People believe that they can make cell-phone use in the car safer by holding the device near the windshield to try to look at the phone and through the windshield at same time, or they may drive with more distance from the car ahead of them. Or they feel that while they wouldn’t write a text while driving it’s safe to read one that comes in while they’re en route.
What is the solution to this steadily growing problem that kills teens every day?
Staffers at the Times Herald-Record created a program in 2007 called Not One More to help prevent teen car wrecks due to distracted driving. They present forums and hold round tables at area high schools to discourage teens from driving while texting, tired, under the influence of drugs or alcohol, or with too many people in the car. At a recent forum on May 21 were Kathy Sheehan, an educator/clinical coordinator from St. Luke’s Cornwall Hospital, chief Todd Hazard of the Cornwall Police Department and a representative from Brooks Funeral Home. Not One More has also used donations to purchase driving simulators for Orange County schools.
Other communities hold mock staged accidents to show teens graphically — with plenty of fake blood — what inattention for a second can do. Students are urged to fill out pledge forms promising not to use the phone when driving, and to share alarming videos with their friends on Facebook and Twitter.
People can be persuaded to turn their phone off when they get in the car or to put it where they can’t get to it easily, in the glove compartment or back seat, and to encourage drivers to do so when they are the passenger.
Beyond education is legislation. President Barack Obama issued an executive order in 2009 prohibiting federal employees from texting while driving on government business or with government equipment. The following year the Federal Motor Carrier Safety Administration enacted a ban that prohibits commercial vehicle drivers from texting while driving. However, the U.S. Department of Transportation can’t make distracted driving by private citizens illegal. Doing so is up to the individual states, which have varying laws. While in New York both handheld phone calls and texting in a moving vehicle are forbidden, many other states only illegalize one or the other, or neither.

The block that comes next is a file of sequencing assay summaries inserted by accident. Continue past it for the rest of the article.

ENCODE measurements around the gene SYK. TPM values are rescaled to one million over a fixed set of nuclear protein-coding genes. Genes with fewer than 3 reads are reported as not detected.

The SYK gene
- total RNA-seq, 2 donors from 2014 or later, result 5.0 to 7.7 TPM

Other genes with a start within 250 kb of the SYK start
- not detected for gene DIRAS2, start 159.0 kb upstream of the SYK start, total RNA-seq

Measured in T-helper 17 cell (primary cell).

Graduated driver licensing (GDL) laws are not national but exist in every state, helping teens gradually gain driving experience before letting them do certain things. In New York, teens can’t get learner’s permits until age 16, and can’t apply for a license until they are 16 and a half and have logged 50 hours of supervised driving, including 15 at night. Then there are restrictions on nighttime driving and number of passengers until the teen is 17 or 18.
Other proposed solutions to the distracted driving problem — which is certainly not limited to teens — include making penalties for handheld cell phone use and texting more severe, requiring cell phone manufacturers to include hands-free kits with phones, displaying phone messages on car windshields or completely blocking cell signals in car interiors.